You are here

Gladstone Joins With World's Top Virologists To Prevent, Treat Virus Outbreaks

SAN FRANCISCO, CA—March 9, 2011—The Gladstone Institutes, a leading biomedical-research organization, today announced its participation in a bold new consortium intended to help the global community better identify, prevent and treat outbreaks of new or re-emerging viruses. Dr. Warner Greene, who heads virology and immunology research at Gladstone, is among the world's top medical virologists who are directors of the newly-formed Global Virus Network ("GVN"), an international authority and resource for the identification, investigation, and control of viral diseases posing threats to mankind. Each of the attendees at the GVN's inaugural meeting in Washington this past week signed a declaration to ratify their participation in and support of the GVN.

"This is a bold, cutting-edge idea to create a global network of virology laboratories whose capabilities far surpass that of any single laboratory in the world," said Dr. Greene, who has directed Gladstone's exceptional HIV/AIDS research for the past two decades. The GVN will complement work done by existing organizations such as the Centers for Disease Control and Prevention, and the World Health Organization, Dr. Greene added. But it will focus on the world's 5,000 or so known viruses, as well as any new viruses.

"This is a first-rate group of virologists," Dr. Greene said. "The world needs this kind of collaboration to help prevent, treat and stop viruses in their tracks and to train the next generation of medical virologists."

Dr. Robert C. Gallo, who directs the Institute of Human Virology at the University of Maryland School of Medicine, has thought as much for years. Dr. Gallo, a co-founder of the GVN, is widely known for his discovery of the first human retroviruses (including one which causes a specific kind of leukemia), his co-discovery of HIV and the development of the HIV blood test. Since the early 1980's and following the immediate HIV/AIDS outbreak, Dr. Gallo began promoting the need for global collaboration to overcome research gaps during the earliest phases of viral epidemics, and to ensure that sufficient numbers of medical virologists are trained to meet these challenges in the future.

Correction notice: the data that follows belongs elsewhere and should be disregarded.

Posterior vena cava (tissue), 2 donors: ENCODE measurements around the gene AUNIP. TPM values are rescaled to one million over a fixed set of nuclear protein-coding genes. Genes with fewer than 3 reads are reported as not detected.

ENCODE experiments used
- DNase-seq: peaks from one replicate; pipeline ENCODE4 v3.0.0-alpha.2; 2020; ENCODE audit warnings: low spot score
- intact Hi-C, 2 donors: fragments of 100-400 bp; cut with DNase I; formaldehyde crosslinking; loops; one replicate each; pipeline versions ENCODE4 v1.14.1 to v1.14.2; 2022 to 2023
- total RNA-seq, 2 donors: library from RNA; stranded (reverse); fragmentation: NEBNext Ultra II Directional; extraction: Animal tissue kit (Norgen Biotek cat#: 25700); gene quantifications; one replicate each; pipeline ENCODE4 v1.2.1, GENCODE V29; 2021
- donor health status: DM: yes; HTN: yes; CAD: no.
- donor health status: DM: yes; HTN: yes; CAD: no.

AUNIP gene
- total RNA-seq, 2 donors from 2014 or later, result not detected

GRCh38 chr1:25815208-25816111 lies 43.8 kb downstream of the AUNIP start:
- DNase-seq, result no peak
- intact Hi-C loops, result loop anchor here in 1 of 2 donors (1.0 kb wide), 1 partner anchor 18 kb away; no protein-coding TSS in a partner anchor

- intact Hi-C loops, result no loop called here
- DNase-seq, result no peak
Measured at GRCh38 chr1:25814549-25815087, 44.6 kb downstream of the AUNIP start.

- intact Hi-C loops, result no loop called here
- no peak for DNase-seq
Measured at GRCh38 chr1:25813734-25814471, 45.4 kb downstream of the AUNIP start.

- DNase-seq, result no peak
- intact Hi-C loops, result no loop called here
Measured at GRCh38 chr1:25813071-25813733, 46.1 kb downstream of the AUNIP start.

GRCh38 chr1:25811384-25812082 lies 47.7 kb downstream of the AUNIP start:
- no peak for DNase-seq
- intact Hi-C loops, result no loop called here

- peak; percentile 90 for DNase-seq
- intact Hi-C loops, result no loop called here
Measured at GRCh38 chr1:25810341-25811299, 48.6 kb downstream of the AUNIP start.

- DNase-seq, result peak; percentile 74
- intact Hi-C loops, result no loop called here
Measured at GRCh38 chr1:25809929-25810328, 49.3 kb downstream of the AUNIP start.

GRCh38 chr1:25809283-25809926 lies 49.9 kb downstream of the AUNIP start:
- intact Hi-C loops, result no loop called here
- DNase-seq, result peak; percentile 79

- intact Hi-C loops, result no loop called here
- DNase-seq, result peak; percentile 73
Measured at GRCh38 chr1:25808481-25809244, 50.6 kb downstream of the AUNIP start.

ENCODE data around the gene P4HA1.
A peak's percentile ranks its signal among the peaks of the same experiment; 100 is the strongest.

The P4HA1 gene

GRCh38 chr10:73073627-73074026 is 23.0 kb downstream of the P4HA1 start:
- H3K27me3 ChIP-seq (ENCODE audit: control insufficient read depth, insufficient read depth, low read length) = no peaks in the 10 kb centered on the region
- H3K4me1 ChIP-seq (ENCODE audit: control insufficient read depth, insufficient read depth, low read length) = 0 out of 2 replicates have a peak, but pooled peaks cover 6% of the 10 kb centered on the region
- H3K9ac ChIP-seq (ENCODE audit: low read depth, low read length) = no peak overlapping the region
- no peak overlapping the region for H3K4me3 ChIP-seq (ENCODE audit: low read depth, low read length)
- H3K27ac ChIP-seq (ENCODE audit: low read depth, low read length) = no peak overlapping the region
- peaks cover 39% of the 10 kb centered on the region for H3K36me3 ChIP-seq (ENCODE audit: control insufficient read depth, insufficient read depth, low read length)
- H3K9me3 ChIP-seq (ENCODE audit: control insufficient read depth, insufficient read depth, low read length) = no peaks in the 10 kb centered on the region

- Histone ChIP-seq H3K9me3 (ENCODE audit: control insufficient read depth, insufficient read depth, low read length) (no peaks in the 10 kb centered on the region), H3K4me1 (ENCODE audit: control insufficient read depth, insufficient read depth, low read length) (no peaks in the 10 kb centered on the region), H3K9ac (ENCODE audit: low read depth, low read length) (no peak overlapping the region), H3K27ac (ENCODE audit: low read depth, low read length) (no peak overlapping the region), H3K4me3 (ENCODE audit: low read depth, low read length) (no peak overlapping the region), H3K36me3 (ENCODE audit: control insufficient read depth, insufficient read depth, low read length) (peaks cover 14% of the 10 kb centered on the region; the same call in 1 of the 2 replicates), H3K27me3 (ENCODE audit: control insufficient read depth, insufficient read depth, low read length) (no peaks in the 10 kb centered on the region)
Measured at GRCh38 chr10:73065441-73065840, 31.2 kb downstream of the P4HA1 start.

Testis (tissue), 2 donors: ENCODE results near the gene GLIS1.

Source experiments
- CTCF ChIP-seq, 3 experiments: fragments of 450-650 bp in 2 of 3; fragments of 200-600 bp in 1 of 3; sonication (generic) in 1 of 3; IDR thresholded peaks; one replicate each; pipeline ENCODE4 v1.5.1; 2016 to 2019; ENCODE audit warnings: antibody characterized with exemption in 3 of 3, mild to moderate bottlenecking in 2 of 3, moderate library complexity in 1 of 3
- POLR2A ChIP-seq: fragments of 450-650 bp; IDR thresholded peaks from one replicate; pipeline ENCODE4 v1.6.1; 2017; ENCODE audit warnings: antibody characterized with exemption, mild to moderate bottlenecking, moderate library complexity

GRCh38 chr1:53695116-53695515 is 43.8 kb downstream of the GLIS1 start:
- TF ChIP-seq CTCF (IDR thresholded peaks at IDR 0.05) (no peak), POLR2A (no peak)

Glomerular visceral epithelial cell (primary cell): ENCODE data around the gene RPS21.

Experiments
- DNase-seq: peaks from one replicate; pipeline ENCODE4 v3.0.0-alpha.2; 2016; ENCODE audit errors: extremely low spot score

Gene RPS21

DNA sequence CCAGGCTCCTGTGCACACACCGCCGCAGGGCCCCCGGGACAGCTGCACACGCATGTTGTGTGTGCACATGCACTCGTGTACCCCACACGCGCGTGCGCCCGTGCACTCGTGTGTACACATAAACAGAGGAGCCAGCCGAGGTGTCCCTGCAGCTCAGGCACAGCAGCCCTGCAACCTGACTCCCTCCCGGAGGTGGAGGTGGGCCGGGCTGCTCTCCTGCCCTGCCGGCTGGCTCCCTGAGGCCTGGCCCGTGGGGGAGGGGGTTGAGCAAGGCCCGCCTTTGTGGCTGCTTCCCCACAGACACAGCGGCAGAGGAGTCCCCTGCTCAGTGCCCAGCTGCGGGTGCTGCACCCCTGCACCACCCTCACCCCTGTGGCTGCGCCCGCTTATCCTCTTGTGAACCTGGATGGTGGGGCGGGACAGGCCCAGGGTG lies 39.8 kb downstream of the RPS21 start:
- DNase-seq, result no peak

"Since HIV/AIDS first appeared," said Gallo, "I strongly have believed mankind will best be served if the world's leading virologists are organized and better equipped to deal with new and existing viral threats. The GVN fulfills this mission."

The GVN's goals and objectives are to:

    •    create a network of experts on medically-important viruses in partnership with existing surveillance programs and public-health organizations, in order to control viral threats by providing a rapid, coordinated first response and research approach;

    •    build collaborative research alliances within the network to undertake focused research on diseases with known and suspected viral causes and which require specialized expertise from multiple members;

    •    mitigate the critical lack of current and future medical virologists through practical training programs;

    •    educate governments, public-health organizations and the public at large on viral threats and advocate research and training to address those threats to mankind.

Comprising nearly 40 representatives from more than a dozen countries and growing, the GVN will act as a global authority on and first-responder to dangerous viruses, operating as an international clearinghouse to educate, inform and disseminate critical information to governments, health organizations, healthcare practitioners and the public at large. In the case of an outbreak, the GVN will appoint members to study the situation and then get some of its scientists on the scene for a first response.